Flying Air Conditioners: A Minor Study in Risk Assessment

In a hurricane, is it more dangerous to leave your A/C in the window or try to remove it?

AC window unit, May 2009.
AC window unit, May 2009.

Photo courtesy Jason Eppink/Flickr

I’ve never appreciated advice from strangers, and I’m getting plenty of it. Email chain letters, mostly, forwarded from a guy in New Orleans or a girl from Galveston, someone who’s lived through a few of these tropical storms in his or her day, and now deigns to provide a few hurricane tips for me and you and all the other friends-of-a-friend-of-a-friend on the Internet. I’ve been told to stay indoors (seems boring), tape my windows (seems futile), purchase gallons of bottled water (seems heavy), and remove the air-conditioning unit from my window (seems humid). I’m happy to ignore all these unwanted words of advice—that was my plan, at least—but the last did begin to nag at me Friday afternoon. I love my air conditioner; it’s my very favorite appliance. Am I really at risk if I leave it untouched? Or, more awful to think about, could my A/C be in danger, too?

I checked online and found doomsayer-talk of air-conditioners flying out of windows, or shooting across bedroom floors, or becoming so damaged by the rain and wind that they no longer functioned. Yes, it would be a pain to uninstall the 81-pound unit—but maybe, just maybe, worth the effort.

Then came the announcement from the mayor, calming words before the storm: “Michael Bloomberg discouraged people from removing air-conditioning units,” reported the New York Times’ City Room blog on Friday, “saying any benefits could be easily be outweighed by units accidentally falling into apartments or out of the window.”

Finally, an unambiguous message from someone I trust. The technocrats at City Hall had run the numbers—they’d placed risks and benefits side-by-side, activated the relevant statistical software, and determined that we’ll all be better off if my A/C stays in the window and I stay on my couch.

One anxiety begets another, though. What numbers went into this municipal calculation, I wonder. How did the mayor work through the costs and benefits? Was he saying that the chance of an Irene-related air-conditioner accident was close to zero? Or did he mean to imply that the chance of an air-conditioner-removal accident was even higher?

It’s not an idle question. I’m not planning to uninstall my dearly beloved LW1211ER this weekend, but summer’s almost over. I’ll be stowing the unit away in another two weeks, maybe three, and thousands more New Yorkers will do the same. Maybe it’s tens of thousands, or hundreds of thousands: We install and remove our window units every late spring and early fall. So what’s the death toll from this yearly rhythm?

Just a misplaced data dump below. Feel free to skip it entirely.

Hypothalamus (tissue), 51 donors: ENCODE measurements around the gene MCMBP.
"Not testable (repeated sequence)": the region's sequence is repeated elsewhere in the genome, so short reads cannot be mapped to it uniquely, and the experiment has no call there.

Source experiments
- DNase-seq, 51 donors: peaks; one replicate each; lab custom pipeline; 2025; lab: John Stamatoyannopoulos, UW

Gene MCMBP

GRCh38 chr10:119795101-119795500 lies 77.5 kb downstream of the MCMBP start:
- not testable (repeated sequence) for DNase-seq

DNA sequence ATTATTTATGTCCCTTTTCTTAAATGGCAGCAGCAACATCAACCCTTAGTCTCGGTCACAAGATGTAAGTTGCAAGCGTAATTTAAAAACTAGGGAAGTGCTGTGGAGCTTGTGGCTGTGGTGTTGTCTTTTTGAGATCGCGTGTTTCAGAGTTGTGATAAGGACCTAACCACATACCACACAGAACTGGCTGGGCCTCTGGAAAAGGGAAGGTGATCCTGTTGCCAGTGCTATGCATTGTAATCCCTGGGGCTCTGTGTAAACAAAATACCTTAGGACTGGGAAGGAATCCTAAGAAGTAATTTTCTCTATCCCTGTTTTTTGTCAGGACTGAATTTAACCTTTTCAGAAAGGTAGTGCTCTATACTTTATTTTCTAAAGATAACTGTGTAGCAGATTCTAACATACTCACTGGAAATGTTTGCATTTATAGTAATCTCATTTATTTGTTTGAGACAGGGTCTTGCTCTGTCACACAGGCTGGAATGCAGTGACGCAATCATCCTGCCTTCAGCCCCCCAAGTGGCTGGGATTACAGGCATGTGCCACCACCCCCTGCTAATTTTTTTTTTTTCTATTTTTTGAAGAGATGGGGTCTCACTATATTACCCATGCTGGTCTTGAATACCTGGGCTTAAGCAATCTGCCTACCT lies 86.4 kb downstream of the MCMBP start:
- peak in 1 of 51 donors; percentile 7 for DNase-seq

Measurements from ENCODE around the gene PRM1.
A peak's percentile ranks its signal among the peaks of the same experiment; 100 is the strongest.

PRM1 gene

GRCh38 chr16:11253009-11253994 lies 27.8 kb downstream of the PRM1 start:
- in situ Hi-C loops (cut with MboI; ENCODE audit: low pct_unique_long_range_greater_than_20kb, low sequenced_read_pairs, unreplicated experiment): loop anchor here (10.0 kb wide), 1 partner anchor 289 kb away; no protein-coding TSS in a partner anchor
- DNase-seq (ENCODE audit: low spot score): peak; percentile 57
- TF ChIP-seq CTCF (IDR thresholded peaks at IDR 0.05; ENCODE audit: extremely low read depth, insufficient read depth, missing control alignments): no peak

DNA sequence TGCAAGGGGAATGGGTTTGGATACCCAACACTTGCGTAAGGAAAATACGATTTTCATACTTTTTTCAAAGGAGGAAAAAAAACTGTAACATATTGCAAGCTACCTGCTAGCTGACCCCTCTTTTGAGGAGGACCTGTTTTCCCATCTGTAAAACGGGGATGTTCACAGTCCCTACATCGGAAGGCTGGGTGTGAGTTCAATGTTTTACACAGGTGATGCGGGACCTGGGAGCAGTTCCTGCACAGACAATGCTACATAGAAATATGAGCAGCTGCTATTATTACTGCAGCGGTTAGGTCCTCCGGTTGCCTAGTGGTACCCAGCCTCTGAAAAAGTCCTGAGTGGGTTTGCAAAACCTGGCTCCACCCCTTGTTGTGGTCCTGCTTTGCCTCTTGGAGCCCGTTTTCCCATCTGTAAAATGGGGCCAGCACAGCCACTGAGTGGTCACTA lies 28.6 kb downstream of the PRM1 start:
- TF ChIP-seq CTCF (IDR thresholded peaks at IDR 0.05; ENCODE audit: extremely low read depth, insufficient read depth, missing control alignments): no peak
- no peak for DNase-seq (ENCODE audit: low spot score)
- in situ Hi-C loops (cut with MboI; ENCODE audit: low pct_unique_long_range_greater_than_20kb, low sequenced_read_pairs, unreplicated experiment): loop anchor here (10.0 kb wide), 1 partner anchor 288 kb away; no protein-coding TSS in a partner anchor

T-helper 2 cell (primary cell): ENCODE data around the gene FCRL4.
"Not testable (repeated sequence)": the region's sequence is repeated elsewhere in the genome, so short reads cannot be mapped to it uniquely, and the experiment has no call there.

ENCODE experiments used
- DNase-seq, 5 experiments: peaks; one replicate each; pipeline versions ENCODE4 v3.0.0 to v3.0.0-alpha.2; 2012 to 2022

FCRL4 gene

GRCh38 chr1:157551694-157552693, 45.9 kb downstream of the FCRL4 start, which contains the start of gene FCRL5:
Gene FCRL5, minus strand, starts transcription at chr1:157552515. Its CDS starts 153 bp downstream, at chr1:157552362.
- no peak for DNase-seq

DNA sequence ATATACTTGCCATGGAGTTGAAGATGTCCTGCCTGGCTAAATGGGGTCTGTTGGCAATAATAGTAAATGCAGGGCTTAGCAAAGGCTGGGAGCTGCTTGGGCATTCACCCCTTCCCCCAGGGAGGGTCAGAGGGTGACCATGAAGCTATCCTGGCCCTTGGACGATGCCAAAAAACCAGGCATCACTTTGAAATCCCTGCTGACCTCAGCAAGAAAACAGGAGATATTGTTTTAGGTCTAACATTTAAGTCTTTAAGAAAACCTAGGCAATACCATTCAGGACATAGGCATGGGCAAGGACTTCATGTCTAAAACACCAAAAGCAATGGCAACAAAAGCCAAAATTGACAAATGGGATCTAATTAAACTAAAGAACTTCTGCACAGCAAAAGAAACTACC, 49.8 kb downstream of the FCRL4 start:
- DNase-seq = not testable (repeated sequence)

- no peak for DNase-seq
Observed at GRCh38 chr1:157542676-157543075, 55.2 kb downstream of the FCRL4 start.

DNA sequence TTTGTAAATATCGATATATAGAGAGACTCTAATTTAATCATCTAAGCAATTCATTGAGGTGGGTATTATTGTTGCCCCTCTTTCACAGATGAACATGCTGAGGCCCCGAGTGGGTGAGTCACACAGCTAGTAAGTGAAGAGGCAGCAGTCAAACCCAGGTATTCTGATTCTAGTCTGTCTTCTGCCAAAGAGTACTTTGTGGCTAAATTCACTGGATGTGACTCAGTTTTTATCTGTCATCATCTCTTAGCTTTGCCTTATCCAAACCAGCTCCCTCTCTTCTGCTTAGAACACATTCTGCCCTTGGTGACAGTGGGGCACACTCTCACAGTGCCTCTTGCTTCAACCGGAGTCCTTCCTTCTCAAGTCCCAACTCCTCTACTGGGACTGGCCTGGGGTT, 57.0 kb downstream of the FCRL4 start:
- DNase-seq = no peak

Mayor Bloomberg seems to presume that if we take out our units for Hurricane Irene, we’ll be doubling the risk, whatever it is. (Another round of installations and removals would give us twice the opportunity to drop our appliances on babies and old people, I presume.) There are a number of flaws in this logic. First, it seems unlikely that many of those who removed their A/Cs for the storm would be inclined to reinstall them right after, less than a week before Labor Day. In that case, we’d have done little more than pushed the late-summer ritual of removal a few days earlier. Second, wouldn’t the hours leading up to the arrival of Hurricane Irene provide the best, safest opportunity to do that yearly maintenance? How many people are going to be out on the street this afternoon, passing under my window as the storm clouds gather? With so few pedestrians below, won’t the dangers be halved?

There’s an even better reason to doubt the mayor’s math, though. Despite a cottage industry in overcautious accoutrements—window netting and the like—the urban air-conditioner seems to pose only the barest danger to those on the sidewalk. A recent media survey conducted by the Village Voice found just a handful of falling-A/C incidents, and when the newspaper asked the Department of Buildings for comment, they were told that “accidents involving air conditioners are rare in New York City.”

Sure, there was the 67-year-old man who was struck last year as he walked his shih tzu down Second Avenue. And the 24-year-old man battered by a unit in New Jersey. Back in 2006, a 51-year-old woman had her leg shattered, her pelvis broken, and her ribs fractured by a falling A/C. There have been some cases in other big cities, too—a “freak accident” near London’s Waterloo Station, another hit in Chicago. But there isn’t much evidence that these exceedingly rare events have much to do with the actual installation or removal of the units. A sloppy job might cause an appliance to fall eventually, I suppose, but so could a rotting window frame or a bolt of lightning.

Also interesting, if not quite to the point, is the fact that these air-conditioner tragedies are almost never fatal. The Voice couldn’t find a single confirmed death in its survey. Even the New Jersey man, whose clobbering arrived from 15 stories above, seems to have weathered the insult just fine. (If anything, it’s falling the other way that’s the problem—like the mentally-handicapped 12-year-old boy who apparently dropped out of his bedroom window along with an air-conditioner in February 2007.) Somehow it doesn’t kill you when a giant box of metal strikes you unexpectedly in the head. I find that comforting.

Which leaves me to assume that it’s not really that dangerous to remove your air conditioner, this weekend or next weekend or the one after. The major costs in these cases, it seems, are the multimillion-dollar lawsuits that inevitably follow. That’s why I’ve decided that if I leave my unit in place, and it’s damaged in the storm, I’ll be taking Bloomberg to the cleaners.